Three Industries Bolstering Modern Space Commerce

Dylan Taylor
8 min readMay 10, 2024

Expansion is a timeless and crucial part of modern business, and today, that fact has grown to include space. An increasing number of industries worldwide are now looking to space for commercial ventures, augmenting their existing infrastructure and offerings through this ambitious new medium. Practical applications in this regard are widespread, but several industries are already embracing space for commerce-related matters. Based on my experience in the space exploration technology industry, here are three sectors that are showing the greatest levels of interest.

1. Tourism

Perhaps the most noteworthy industry within space commerce is tourism-specifically, that pertaining to the rising subsector of commercial space tourism. As more private clients become interested in space travel as a strictly experiential, leisure-oriented investment, this sector has exemplified the notion of nongovernmental yet commercially viable space business. If you are a leader in the tourism industry, you may want to consider preparing to integrate the ever-evolving space tourism infrastructure into your existing framework. This process may include assessing rapidly changing market sentiments and subsequent partnership opportunities with leading commercial space entities, which can help ensure a more well-rounded and fluid implementation process that can ultimately become more dynamic for consumers as space travel becomes a more viable, accessible reality.

For now, such voyages have remained a fairly exclusive offering, but the sector’s rapid growth suggests future opportunities for more individuals to experience space, and with this comes more implications for investment within space tourism and its adjacent industries. One recent example is an ongoing collaboration between Amazon Web Services (AWS) and Axiom in utilizing AWS Snowcone, a revolutionary computing and storage device integrated with the International Space Station (ISS). This initiative demonstrates the tourism industry’s involvement in space commerce by enabling high-level computing and data transfer while mitigating latency and limited bandwidth-all of which can bolster a stronger, more seamless communication network amid parallel commerce-related advancements.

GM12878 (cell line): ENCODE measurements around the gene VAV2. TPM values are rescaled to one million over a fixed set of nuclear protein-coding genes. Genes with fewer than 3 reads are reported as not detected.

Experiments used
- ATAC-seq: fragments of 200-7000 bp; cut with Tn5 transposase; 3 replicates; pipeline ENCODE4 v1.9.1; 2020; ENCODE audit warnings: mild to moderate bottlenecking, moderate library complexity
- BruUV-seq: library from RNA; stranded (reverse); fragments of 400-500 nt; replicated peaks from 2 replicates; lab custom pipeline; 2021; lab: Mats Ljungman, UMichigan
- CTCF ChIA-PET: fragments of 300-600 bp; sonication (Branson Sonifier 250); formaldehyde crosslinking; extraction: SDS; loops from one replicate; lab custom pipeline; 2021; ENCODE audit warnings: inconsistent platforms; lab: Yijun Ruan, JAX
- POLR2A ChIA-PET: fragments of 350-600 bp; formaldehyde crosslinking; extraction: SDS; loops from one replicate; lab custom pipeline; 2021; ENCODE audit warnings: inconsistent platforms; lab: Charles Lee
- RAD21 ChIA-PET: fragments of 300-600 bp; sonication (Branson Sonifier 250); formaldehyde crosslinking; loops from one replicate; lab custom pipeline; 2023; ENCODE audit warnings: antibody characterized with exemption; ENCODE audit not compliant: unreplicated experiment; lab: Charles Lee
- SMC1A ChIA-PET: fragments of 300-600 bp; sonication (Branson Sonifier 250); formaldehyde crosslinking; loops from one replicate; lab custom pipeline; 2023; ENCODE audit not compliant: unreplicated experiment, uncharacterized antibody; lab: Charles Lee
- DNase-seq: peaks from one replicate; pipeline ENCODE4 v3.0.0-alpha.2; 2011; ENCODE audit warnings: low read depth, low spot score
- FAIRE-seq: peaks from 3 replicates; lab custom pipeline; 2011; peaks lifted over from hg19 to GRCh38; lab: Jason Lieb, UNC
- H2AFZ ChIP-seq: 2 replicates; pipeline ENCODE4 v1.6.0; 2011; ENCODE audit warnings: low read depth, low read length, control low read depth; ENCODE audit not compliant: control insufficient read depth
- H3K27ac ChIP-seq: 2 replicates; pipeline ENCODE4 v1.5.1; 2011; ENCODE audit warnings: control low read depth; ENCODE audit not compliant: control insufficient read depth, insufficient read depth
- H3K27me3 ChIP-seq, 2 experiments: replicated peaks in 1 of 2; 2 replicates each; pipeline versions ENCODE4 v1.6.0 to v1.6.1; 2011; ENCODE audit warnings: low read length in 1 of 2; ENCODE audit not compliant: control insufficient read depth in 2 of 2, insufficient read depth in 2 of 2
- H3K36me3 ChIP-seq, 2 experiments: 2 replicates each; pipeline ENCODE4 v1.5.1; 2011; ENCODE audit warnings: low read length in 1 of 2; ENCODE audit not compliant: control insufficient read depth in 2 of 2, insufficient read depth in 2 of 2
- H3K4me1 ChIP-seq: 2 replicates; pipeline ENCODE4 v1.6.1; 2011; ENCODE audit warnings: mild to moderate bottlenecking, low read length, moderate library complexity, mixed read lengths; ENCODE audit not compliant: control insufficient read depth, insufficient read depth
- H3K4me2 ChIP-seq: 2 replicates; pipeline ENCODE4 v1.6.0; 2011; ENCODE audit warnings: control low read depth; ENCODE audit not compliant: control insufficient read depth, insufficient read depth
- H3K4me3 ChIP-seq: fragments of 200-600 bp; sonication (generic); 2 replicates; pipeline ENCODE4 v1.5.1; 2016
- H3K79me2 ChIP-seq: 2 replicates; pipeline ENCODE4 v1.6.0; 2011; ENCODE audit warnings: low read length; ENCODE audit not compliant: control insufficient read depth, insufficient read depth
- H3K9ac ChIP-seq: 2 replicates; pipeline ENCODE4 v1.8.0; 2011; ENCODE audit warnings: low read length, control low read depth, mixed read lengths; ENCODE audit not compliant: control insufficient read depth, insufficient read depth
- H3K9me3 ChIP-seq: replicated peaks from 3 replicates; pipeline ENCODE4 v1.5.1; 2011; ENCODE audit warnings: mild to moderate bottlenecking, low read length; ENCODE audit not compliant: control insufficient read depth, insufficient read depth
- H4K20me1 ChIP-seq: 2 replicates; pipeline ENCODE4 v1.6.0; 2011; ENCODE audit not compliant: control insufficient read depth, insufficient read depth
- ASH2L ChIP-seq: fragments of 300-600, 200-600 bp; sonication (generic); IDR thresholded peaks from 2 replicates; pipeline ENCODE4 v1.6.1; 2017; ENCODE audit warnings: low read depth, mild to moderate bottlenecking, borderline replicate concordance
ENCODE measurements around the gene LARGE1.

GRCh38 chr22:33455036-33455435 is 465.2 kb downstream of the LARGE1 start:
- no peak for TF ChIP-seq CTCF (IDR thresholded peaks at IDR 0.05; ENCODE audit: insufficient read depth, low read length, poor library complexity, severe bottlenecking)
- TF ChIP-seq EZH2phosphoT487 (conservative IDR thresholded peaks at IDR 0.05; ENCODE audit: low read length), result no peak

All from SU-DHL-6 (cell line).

2. Engineering

A cornerstone of all space infrastructure, the engineering field is invaluable for establishing and maintaining a functional space economy. Today’s engineers are responsible for conceptualizing, designing and integrating the technological systems necessary for space’s ongoing commercialization-propulsion systems, advanced satellites, reusable rockets and countless other resources that enable a more diverse involvement in space. In turn, these advancements present transformative potential for engineering at large, allowing the sector to help shepherd in a new age of comprehensive, more affordable space infrastructure-but only if it is willing to remain both urgent and forward-thinking. For leaders in the industry, I recommend dividing your focus between progressive research and development initiatives, ongoing dialogues related to aerospace regulation and protocol, and high-level technological risk assessment to bolster both engineering prowess and lasting well-being for future fliers.

Beyond technology, engineers have helped facilitate crucial collaborations and partnerships that fortify space commerce’s dynamic framework. As more private companies invest in space exploration and commercial tourism, engineers are at the heart of many of the initiatives to reduce related costs and increase both safety and reliability, channeling these values into new projects supporting economic activity. By actualizing the hardware to make these aspirations a reality, engineers can help carve a clearer path for a fluid capital allocation and new economic opportunity.

3. Telecom And Data Transfer